Feel free to adjust the proportions to suit your taste. Just make sure there's about an inch of space at the top of the bottle, so the contents have room to move around and blend together, and be sure to screw the lid tightly closed. You don't want to start the day with an icy-cold matcha shower! Briskly shake the bottle until everything in it is smooth, uniformly green, and a layer of white foam forms at the top.
Let the bottle sit for a few moments, and then swirl the liquid to help all of the foam rise to the surface. You can drink the matcha directly from the bottle, or you can pour it into smaller mugs or glasses. Since the tea powder doesn't dissolve and is instead suspended in the liquid, the particles might start falling to the bottom before you finish your drink. If this happens, just shake the bottle again.
One of the best things about cold brew matcha is that it's quick and simple to make, which means it can easily become part of your daily routine.
Unlike coffee, matcha doesn't require a filter or machine to brew but can be made right in the bottle from which you'll drink it. This means you can bring a bottle of water or milk and a small bag of matcha (or a single-serve packet) with you to work, school, or the gym, and be ready to whip up a batch of matcha in seconds.
You can also prepare a cold brew matcha up to two days in advance. Just store the bottles in the refrigerator, so they're ready for you. The matcha powder and liquid will separate over time. But if you give the bottle a few vigorous shakes, you'll restore your tea to its green glory.
Cold-brew matcha is also a great choice to drink after a morning workout. This is especially true when blended with electrolyte-filled coconut water since it leaves you hydrated and feeling caffeinated yet calm.
You may have already discovered drinking matcha green tea is a healthy and enjoyable addition to your daily routine. But now you have even more options to explore! Matcha tea isn't just for cold weather and coffee shops—now you can enjoy it anywhere and in any season.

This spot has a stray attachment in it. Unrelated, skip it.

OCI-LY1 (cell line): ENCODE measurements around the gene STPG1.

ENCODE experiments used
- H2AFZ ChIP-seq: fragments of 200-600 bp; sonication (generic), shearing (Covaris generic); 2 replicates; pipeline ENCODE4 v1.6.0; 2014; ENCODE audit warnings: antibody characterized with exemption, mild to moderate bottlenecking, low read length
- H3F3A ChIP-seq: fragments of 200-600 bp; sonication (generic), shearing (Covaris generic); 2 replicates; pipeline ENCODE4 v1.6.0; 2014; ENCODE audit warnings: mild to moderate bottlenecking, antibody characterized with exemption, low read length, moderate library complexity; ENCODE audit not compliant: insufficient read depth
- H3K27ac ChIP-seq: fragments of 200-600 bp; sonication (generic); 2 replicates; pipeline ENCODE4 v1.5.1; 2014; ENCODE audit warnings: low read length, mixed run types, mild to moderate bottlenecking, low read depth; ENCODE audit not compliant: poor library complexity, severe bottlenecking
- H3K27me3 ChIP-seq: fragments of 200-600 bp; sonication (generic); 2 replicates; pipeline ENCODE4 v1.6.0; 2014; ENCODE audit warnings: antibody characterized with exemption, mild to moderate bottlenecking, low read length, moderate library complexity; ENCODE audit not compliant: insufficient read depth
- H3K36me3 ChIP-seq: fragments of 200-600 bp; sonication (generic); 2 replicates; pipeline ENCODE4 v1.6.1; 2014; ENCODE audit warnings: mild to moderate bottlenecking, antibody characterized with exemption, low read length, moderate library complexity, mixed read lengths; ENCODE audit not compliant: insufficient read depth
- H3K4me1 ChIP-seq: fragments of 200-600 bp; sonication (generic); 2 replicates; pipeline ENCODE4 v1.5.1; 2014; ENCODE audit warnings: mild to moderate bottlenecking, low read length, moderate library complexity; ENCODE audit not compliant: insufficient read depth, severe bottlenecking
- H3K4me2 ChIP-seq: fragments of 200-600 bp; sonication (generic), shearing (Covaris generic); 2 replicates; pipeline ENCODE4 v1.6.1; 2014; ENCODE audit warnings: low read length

Follow the step below to make refreshing matcha tea soda.
This simple step makes you a very healthy green tea soda. Pretty cool, isn't it?
Did you love learning about cold brew matcha in this post?
This post was first published in 2019, but it was updated in 2022 just for you.
*Disclosure: I only recommend products I would use myself and all opinions expressed here are my own. This post may contain affiliate links that at no additional cost to you, I may earn a small commission.
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We are happy to announce that we have switched our most popular matcha product from tin can to paper tube. Here is the new paper version look like, aren’t they looking great?
As you know, creation of packages go through months of designing, prototyping and production. These packages are 100% made in Japan with Washi paper technology and very eco-friendly. Since when we started this process, I had been researching about how Tin cans are bad for the environment, so I thought of sharing what I found out here in this blog post.
I went to Blue Bottle Coffee the other day and ordered a matcha latte. I noted that the store's default milk is oat milk and not whole milk, as what would typically be expected. This gave me a slight pause. I know oat milk is currently very popular. Still, before this visit, I hadn't really considered that it might be made the default milk in coffee shops and other similar establishments.